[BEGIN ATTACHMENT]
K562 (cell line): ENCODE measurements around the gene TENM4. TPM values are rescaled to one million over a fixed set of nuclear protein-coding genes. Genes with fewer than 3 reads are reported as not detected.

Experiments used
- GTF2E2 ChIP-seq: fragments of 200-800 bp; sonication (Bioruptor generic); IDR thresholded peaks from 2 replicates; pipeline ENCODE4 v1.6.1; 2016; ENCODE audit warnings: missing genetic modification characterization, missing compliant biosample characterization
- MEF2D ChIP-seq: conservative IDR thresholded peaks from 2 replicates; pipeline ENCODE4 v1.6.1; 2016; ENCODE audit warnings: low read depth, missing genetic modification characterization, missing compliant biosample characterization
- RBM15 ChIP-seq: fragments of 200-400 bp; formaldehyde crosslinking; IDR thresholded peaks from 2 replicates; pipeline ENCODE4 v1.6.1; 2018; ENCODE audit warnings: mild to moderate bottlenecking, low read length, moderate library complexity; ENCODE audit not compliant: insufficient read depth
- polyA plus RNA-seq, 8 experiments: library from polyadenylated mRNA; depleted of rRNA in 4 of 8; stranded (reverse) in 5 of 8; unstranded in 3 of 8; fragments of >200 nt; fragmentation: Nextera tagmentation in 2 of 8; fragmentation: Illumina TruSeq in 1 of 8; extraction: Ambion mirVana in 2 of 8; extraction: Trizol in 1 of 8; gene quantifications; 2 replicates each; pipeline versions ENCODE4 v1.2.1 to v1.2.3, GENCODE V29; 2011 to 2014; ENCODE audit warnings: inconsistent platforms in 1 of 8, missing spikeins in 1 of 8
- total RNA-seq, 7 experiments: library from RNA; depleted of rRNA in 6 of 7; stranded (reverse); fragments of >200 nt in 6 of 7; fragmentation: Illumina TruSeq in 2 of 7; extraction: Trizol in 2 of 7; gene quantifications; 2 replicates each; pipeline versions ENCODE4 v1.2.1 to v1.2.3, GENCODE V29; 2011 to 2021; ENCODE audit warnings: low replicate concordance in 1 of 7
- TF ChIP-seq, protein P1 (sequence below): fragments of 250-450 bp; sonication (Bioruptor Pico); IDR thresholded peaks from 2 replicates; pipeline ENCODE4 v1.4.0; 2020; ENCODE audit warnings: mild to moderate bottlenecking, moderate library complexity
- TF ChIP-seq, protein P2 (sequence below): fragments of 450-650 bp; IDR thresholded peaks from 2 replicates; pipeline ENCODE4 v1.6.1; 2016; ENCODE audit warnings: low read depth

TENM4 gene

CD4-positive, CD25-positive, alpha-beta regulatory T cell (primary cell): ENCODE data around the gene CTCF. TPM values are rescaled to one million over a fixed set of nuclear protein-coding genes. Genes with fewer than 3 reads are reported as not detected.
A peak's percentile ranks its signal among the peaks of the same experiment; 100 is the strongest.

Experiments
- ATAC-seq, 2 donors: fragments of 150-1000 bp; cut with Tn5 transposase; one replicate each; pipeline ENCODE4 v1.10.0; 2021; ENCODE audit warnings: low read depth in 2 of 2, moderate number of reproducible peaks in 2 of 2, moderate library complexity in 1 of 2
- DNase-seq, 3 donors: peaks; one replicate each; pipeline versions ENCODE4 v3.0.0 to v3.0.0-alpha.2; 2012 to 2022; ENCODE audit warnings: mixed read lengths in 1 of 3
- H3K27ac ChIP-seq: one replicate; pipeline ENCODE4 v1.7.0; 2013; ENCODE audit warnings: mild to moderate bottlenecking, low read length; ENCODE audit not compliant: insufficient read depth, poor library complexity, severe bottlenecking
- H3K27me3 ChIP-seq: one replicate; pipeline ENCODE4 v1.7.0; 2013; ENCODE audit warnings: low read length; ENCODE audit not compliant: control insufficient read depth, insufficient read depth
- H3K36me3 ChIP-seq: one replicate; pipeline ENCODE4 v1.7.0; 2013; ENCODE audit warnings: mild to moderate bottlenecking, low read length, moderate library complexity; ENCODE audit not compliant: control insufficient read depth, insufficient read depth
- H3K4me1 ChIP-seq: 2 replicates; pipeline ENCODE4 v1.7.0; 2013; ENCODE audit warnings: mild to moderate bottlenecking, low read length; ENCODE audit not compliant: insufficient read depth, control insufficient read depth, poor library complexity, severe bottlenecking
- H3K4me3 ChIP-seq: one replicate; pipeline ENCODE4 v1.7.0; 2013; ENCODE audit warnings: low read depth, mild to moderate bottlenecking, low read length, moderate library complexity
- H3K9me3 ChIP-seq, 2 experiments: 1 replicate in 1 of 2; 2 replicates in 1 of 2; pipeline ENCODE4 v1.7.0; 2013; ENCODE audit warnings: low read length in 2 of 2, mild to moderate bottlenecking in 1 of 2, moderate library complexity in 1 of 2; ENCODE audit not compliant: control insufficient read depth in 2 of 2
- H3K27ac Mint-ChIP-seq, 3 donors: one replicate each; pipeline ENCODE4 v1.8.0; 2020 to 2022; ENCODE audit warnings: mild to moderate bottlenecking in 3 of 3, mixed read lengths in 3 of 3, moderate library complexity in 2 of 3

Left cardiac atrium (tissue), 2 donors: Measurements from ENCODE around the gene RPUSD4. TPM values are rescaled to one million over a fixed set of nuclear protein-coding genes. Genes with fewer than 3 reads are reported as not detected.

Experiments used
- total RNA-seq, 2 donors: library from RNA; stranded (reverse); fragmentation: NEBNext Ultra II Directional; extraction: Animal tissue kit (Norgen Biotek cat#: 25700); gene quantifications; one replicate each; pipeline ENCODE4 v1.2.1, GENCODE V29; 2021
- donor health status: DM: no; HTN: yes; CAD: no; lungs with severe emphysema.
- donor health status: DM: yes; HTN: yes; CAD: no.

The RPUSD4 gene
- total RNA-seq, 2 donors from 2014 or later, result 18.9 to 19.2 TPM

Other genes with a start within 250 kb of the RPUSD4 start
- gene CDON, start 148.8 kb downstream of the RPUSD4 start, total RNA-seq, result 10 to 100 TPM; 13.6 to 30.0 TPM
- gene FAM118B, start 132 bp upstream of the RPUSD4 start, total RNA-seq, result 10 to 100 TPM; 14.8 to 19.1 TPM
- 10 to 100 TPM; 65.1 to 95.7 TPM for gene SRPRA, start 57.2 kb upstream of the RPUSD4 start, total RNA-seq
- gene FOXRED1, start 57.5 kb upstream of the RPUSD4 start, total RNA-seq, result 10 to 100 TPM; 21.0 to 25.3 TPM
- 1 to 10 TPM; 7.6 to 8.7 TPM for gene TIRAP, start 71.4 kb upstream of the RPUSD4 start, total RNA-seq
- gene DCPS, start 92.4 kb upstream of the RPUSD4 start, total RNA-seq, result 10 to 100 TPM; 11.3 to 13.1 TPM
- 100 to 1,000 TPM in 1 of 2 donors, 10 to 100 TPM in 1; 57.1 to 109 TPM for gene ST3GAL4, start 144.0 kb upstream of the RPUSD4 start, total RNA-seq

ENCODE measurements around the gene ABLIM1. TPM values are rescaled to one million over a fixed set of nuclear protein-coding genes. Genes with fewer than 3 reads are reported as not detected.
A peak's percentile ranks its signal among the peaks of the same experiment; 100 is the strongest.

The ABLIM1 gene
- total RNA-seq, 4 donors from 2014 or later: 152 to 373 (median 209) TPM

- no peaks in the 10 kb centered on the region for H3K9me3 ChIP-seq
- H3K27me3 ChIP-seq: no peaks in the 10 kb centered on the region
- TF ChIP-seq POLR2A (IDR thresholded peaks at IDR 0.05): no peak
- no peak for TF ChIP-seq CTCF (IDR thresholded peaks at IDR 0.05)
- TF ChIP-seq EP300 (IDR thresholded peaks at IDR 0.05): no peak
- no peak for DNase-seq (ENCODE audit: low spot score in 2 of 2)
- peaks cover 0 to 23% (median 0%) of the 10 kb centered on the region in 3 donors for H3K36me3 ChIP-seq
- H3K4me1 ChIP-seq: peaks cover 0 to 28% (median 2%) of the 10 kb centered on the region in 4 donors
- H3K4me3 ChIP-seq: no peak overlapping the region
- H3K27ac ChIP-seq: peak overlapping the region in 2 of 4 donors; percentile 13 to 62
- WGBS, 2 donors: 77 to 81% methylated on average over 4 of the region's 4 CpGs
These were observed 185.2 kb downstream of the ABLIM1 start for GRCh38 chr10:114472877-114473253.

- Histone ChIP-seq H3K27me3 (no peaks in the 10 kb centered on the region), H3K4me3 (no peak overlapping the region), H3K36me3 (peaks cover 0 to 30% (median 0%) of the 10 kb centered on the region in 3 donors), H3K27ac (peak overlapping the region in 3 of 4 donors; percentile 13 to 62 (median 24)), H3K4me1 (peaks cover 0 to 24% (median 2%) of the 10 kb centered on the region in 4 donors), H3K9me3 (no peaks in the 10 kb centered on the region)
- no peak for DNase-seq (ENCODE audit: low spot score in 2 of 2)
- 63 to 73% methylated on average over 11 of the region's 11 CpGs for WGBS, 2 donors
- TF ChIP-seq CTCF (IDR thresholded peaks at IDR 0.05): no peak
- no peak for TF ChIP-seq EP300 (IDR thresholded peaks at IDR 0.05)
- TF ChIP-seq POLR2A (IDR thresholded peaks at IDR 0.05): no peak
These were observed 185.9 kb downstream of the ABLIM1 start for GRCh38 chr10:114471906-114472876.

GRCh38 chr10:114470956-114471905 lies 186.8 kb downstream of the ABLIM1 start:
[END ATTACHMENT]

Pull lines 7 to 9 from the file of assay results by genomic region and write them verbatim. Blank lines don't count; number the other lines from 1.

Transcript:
- total RNA-seq, 7 experiments: library from RNA; depleted of rRNA in 6 of 7; stranded (reverse); fragments of >200 nt in 6 of 7; fragmentation: Illumina TruSeq in 2 of 7; extraction: Trizol in 2 of 7; gene quantifications; 2 replicates each; pipeline versions ENCODE4 v1.2.1 to v1.2.3, GENCODE V29; 2011 to 2021; ENCODE audit warnings: low replicate concordance in 1 of 7
- TF ChIP-seq, protein P1 (sequence below): fragments of 250-450 bp; sonication (Bioruptor Pico); IDR thresholded peaks from 2 replicates; pipeline ENCODE4 v1.4.0; 2020; ENCODE audit warnings: mild to moderate bottlenecking, moderate library complexity
- TF ChIP-seq, protein P2 (sequence below): fragments of 450-650 bp; IDR thresholded peaks from 2 replicates; pipeline ENCODE4 v1.6.1; 2016; ENCODE audit warnings: low read depth